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Ken Magill

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Stupid 'From' Line Watch: And You Are?


By Ken Magill

Lately there seems to be a disturbing trend in business-to-business email marketing—disturbing being a euphemism for needlessly stupid.

Multiple trade publishers and other marketers whose email lists are up for rent have been sending stand-alone commercial pitches with the advertisers’ names in their “from” lines rather than the list owners’.

It’s not that the pitches are out of line with subscriber interests. But when email recipients see a vendor in the from line to whom they know they haven’t supplied their address, their first thought naturally will be: “How the heck did Acme Widgets get my email address?”

In one typical case I received, opening the email revealed how Acme Widgets got my email address in teeny tiny type at the bottom of the message dangerously close to the “unsubscribe” link.

“Your email address has not been given to any business partner,” the explanatory copy said. “You received this email because you have an existing relationship with [extremely misguided publisher].”

The only explanation I can come up with for putting the advertisers’ names in from lines is that advertisers are demanding it thinking they’re getting some added exposure for their brands. Oh, they’re getting added exposure alright.

Multiple studies over the years—not to mention common sense—have determined that people tend to decide whether or not to open their email mainly based on who is in the from line and their previous experience with that name.

As a result, when a marketer sends out an email campaign, the quality and relevancy of the message has a ripple effect on people’s likelihood to open future messages.

Likewise, when a company sends a message with an unknown name in the from line, recipients have had no experience with that brand in their email account. At best they’ll ignore the message. At worst they’ll report it as spam. There will certainly be no goodwill attached to the brand.

In all probability, the messages will get shunted off into people’s spam folders. And there the brands will sit, right next to messages with subject lines like “So hard you can break an egg” and “Humongous bouncing boobies.” [Those are real.]

Thing is, the delivery troubles and lack of interaction that result from putting unfamiliar names in email from lines is completely avoidable.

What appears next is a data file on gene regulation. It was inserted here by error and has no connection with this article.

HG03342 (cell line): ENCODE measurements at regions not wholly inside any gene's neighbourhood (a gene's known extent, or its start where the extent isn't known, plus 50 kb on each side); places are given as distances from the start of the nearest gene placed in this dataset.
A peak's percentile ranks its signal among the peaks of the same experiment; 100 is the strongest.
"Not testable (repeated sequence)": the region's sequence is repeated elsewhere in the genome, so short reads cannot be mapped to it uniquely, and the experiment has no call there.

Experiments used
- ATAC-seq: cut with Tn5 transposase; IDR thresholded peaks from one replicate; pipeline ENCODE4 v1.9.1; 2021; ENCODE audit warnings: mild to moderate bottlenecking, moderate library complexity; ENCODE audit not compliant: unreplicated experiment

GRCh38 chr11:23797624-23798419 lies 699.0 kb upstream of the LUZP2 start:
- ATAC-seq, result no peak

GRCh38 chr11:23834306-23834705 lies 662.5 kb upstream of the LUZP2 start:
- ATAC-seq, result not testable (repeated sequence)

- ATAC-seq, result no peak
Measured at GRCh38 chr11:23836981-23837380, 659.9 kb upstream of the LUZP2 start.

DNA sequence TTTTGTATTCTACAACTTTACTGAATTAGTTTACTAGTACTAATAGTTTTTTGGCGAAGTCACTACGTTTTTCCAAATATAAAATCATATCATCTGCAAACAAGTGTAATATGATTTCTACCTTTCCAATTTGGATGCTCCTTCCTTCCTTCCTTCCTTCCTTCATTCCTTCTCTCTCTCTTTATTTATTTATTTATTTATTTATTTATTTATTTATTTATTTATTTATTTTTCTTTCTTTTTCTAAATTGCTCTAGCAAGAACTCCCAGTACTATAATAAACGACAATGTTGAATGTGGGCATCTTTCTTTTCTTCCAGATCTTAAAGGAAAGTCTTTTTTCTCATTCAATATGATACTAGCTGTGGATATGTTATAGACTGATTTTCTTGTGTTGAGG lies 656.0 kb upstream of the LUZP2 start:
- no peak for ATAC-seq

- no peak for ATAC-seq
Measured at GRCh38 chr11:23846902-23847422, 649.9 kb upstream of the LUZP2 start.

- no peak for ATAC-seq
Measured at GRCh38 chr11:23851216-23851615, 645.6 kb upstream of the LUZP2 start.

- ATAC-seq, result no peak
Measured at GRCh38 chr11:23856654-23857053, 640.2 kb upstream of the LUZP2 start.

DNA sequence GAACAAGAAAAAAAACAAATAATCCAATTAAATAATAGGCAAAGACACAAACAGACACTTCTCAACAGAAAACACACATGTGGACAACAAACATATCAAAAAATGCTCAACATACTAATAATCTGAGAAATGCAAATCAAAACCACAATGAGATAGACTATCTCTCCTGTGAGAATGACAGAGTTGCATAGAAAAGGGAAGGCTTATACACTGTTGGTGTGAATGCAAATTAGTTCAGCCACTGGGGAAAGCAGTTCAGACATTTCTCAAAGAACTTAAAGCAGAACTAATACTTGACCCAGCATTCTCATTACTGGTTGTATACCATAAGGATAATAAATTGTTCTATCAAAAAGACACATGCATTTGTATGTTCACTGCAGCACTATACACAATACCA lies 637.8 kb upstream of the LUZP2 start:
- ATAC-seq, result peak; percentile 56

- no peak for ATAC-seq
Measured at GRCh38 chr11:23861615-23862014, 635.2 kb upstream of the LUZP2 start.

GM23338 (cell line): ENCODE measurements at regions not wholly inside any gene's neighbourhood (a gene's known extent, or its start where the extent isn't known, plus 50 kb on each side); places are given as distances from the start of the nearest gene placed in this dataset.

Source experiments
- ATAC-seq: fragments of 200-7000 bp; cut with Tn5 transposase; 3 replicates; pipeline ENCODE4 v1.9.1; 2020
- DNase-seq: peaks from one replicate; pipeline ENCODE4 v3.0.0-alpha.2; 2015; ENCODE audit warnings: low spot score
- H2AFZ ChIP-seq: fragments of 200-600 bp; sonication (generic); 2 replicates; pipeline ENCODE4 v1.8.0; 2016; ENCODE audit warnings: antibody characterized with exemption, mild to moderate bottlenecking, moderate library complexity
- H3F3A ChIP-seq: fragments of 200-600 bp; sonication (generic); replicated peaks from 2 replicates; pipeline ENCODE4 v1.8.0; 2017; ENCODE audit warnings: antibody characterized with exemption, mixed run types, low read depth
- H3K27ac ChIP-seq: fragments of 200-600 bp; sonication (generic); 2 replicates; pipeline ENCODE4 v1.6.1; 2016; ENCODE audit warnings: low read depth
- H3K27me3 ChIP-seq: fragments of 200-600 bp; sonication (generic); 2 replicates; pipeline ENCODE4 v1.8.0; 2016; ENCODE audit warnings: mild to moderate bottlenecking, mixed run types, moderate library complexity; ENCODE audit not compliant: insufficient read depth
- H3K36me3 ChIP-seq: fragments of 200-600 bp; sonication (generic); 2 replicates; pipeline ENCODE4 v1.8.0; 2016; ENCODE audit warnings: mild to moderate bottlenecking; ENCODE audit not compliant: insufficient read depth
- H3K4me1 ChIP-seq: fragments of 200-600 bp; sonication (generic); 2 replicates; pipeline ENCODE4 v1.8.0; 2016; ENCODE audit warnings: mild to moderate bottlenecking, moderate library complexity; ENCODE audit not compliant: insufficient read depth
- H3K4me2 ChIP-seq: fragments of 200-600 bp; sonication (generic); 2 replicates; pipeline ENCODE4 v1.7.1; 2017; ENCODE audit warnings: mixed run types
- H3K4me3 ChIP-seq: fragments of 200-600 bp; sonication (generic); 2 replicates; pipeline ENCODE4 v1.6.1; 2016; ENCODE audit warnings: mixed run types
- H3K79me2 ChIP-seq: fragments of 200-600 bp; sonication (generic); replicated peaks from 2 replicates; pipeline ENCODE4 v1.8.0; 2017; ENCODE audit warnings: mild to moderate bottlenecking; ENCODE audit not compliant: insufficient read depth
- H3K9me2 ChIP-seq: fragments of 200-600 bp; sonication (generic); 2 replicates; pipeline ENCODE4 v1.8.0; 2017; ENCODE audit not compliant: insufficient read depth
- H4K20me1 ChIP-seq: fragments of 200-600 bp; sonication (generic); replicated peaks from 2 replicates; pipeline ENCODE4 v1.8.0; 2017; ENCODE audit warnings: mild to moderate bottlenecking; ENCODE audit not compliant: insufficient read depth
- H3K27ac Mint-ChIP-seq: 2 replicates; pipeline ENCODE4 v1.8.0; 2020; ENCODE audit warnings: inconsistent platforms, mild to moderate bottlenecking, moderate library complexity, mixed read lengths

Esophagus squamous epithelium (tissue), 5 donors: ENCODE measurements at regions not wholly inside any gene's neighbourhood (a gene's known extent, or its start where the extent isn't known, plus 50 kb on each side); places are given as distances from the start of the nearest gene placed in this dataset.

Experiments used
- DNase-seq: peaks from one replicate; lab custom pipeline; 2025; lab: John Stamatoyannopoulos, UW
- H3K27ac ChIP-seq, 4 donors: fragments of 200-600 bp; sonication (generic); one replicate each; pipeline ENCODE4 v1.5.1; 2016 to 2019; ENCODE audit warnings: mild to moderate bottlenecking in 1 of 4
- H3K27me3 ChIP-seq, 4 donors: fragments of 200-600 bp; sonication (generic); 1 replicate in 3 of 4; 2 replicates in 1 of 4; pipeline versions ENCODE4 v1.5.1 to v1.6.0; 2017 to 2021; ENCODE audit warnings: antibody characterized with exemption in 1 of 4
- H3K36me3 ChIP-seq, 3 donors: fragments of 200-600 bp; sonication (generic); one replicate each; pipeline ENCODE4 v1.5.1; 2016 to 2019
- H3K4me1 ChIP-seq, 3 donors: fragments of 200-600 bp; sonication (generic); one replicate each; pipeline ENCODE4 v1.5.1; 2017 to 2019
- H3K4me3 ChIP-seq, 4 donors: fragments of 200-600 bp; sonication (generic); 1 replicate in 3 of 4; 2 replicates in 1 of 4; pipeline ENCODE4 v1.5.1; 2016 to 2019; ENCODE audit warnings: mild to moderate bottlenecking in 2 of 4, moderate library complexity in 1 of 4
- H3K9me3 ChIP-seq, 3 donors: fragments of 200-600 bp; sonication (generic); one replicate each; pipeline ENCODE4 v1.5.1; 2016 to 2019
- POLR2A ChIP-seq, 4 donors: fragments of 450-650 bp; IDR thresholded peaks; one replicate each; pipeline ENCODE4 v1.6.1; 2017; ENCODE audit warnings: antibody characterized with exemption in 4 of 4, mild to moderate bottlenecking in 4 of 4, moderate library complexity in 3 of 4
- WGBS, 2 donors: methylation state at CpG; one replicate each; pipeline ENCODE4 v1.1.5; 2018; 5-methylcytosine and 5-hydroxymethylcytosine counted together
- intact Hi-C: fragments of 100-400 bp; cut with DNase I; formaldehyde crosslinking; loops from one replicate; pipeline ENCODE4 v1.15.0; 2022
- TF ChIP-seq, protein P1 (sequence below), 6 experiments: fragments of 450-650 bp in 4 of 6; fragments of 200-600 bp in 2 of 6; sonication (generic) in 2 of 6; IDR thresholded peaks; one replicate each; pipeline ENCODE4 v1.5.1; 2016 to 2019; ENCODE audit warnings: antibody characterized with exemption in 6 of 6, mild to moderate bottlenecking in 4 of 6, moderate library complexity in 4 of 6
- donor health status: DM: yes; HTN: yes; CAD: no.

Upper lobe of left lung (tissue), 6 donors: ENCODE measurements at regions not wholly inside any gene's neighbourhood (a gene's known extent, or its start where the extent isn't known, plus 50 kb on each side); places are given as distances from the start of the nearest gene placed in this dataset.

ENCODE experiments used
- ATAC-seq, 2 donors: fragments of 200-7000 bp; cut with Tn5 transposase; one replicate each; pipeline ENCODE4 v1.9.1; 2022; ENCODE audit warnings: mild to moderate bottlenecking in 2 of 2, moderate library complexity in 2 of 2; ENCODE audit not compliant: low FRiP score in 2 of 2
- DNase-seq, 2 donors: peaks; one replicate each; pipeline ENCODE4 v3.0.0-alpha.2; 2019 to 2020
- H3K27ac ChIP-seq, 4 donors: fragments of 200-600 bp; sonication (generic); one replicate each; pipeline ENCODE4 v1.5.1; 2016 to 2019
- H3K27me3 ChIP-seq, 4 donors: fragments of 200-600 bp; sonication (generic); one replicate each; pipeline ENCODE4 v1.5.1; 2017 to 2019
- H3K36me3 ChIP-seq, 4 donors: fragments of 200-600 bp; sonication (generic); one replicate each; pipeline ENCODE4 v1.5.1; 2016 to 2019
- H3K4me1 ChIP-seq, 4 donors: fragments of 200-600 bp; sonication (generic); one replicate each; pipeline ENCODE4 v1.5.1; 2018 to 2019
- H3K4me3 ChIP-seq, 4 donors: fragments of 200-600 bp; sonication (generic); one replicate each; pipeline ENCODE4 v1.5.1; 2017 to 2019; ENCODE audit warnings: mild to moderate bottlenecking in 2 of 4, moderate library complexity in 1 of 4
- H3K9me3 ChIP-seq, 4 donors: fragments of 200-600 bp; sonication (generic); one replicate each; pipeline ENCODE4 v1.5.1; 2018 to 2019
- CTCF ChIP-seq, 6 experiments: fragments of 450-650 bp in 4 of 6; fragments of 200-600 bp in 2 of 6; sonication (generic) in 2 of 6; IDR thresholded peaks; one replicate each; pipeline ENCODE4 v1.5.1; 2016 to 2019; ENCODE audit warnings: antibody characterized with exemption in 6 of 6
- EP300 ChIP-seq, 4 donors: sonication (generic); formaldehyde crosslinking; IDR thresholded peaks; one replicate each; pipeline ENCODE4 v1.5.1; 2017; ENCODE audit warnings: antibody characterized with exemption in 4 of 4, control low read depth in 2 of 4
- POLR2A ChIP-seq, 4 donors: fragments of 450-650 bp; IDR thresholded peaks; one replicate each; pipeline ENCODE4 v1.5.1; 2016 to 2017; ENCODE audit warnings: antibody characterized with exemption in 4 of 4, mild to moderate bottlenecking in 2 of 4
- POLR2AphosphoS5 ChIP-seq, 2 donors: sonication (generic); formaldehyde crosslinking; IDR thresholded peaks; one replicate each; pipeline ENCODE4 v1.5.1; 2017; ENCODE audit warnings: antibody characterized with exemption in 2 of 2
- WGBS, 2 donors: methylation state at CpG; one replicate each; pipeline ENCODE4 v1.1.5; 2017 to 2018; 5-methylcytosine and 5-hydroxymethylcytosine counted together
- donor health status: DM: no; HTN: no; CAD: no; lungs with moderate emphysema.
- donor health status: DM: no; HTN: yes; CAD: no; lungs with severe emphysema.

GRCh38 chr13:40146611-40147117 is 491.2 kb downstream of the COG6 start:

Sending stand-alone offers on third parties’ behalves to a permission-based list is a perfectly acceptable business model. I plan to do it with my subscriber file as soon as it’s big enough, but there will only ever be one name in the from line.

And it’s not just in b-to-b list-rental situations where marketers have been unwisely putting unknown names in their from lines. Some firms put employee names in them.

People who subscribe to the Acme Baby Clothes weekly specials email aren’t expecting messages from Bob in customer service. They’re expecting email from Acme Baby Clothes and Acme Baby Clothes should be the only name that ever appears in the from line.

Not only does the strange name do nothing to help the effort, it is off putting to recipients and needlessly risky.


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Terms: Feel free to be as big a jerk as you want, but don't attack anyone other than me personally. And don't criticize people or companies other than me anonymously. Got something crappy to say? Say it under your real name. Anonymous potshots and personal attacks aimed at me, however, are fine.

Posted by: Luke Glasner
Date: 2011-11-15 17:29:41
Subject: From Names

Hi Ken, I think that many Publishers are putting the advertisers' names in the From line not to meet advertisers's requests but because they think they have to under the CAN-SPAM rules. When I worked in publishing that was one of the things they often trotted out as a the reason. Personally, I liked "Publisher on Behalf of XYZ Corp" the best for our rental emails. Often advertisers had no problem not having their name in the from at all, once I explained that our subscribers where a lot more likely to open our messages they subscribed to than one from them that they didn't. The data I collected at the time supported that fact too just as the studies you mentioned do too.